Hello again, friends. I guess this second visit on my self-imposed vacation makes it official: I’m addicted to
blogging you. I’ve done a lot of writing this week, and now I want to invite you to do some research watch television with me.
The Lord’s Boot Camp is on CBS this Saturday night, April 12, at 8:00 p.m. ET/PT. Maybe we can talk about it over coffee next week? I’ll be comparing it to my own experiences as a tent evangelist’s daughter, but I’d also like to see it through your eyes. Can I get a witness?
From Attention Campers: Get Dirty for God, by Heidi Ewing and Rachel Grady:
Yep, we’re at it again. Not quite satiated from our Evangelical extravaganza that is Jesus Camp, we elected to spend yet another summer at a different kind of Christian enclave. The result is The Lord’s Boot Camp, a television collaboration with CBS 48 Hours that looks at another angle of the ever-fascinating American born-again experience.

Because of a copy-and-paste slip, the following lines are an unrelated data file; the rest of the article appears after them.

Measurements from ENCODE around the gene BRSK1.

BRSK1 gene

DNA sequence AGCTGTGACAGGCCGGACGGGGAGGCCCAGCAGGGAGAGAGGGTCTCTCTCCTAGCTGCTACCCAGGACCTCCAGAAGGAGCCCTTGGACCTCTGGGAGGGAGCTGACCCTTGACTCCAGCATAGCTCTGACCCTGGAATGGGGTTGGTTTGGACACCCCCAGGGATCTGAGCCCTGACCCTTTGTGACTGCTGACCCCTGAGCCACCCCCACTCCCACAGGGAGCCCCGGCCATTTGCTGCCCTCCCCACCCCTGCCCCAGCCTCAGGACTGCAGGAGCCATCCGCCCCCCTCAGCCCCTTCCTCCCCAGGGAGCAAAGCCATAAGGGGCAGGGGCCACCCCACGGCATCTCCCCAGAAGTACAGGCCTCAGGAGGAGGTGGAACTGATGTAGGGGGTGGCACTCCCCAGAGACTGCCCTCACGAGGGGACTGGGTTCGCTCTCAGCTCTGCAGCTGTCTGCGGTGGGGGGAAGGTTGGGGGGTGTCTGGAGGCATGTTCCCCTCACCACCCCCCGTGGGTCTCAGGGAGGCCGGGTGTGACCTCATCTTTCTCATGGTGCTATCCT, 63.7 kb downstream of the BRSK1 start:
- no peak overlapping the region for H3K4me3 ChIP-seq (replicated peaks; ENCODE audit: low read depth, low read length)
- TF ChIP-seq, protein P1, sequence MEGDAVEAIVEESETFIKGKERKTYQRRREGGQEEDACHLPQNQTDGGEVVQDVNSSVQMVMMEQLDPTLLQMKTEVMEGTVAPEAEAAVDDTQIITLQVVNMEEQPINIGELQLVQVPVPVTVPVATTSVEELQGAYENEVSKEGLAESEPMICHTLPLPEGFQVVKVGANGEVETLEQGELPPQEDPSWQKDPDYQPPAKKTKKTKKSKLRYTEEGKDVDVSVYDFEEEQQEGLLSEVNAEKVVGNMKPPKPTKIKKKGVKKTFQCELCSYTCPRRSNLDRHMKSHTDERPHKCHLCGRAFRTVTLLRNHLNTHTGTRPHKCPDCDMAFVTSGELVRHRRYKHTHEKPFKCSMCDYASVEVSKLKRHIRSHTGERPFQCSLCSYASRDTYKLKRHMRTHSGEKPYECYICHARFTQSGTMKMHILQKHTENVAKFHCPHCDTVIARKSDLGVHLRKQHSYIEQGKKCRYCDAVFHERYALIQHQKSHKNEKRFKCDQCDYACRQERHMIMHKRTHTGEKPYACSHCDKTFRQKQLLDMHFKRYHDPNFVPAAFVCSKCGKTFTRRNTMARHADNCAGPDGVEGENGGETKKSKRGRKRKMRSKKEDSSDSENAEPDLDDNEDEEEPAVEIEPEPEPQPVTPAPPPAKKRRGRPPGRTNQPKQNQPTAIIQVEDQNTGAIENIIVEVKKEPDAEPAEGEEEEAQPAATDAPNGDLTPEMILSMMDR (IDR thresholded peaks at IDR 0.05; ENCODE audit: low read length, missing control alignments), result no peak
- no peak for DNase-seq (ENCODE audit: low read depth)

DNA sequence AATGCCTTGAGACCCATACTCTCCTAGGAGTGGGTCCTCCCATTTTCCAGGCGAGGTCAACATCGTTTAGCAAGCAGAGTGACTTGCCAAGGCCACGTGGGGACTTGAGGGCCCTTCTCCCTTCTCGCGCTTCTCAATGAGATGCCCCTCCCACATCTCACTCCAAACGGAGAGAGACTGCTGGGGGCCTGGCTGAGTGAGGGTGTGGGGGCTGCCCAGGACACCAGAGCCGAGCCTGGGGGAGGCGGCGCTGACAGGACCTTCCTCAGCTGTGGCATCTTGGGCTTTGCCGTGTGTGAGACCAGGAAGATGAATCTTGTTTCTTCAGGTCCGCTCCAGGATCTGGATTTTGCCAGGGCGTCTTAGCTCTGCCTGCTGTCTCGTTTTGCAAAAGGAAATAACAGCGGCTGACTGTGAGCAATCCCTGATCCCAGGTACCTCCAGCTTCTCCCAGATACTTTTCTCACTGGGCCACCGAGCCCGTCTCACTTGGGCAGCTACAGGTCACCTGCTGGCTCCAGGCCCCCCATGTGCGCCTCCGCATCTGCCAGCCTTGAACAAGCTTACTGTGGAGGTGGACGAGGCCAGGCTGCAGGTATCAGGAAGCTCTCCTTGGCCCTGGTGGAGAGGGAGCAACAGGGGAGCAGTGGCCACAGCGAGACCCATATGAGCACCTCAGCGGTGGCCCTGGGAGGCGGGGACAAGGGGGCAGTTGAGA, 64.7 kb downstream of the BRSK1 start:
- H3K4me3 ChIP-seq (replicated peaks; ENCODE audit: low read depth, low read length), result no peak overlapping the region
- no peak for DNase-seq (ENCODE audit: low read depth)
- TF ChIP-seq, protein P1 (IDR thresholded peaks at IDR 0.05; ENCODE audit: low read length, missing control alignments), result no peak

Here’s how it goes: Over 700 kids from around the US say goodbye to their pals, give up their ipods and Pepsi, and head to Merritt Island, a mosquito-infested swampland in central Florida. Here they sleep two to a tent, are denied showers (swamp juice will do), pour concrete, cut sheet metal, pull weeds under an unforgiving sun and attend intense nightly revivals under a massive circus tent. And of course they pray. They pray a lot.
At the end of three grueling weeks at the boot camp these revved up teens spread out to over 50 countries including Mongolia, Zambia, Cameroon and Egypt to “save souls” for Jesus. On motorcycles, by foot, bike and on horseback, these kids fan out to remote and off-grid locations to dig wells, build houses, hand out shoes to orphans and most importantly, to spread the Gospel of Christ.
The genius behind the Lord’s Boot Camp is a robust yet elfish 70 year-old man named Bob Bland, a lifelong missionary who bought this massive plot of swampland in 1971 with the vision to train kids to learn the ways of the full time evangelist. To do this effectively, he must recreate the uncomfortable (prickly, sticky, itchy, stinky et al.) conditions faced by the majority of adult proselytizers.
Story continues here; bold emphases mine.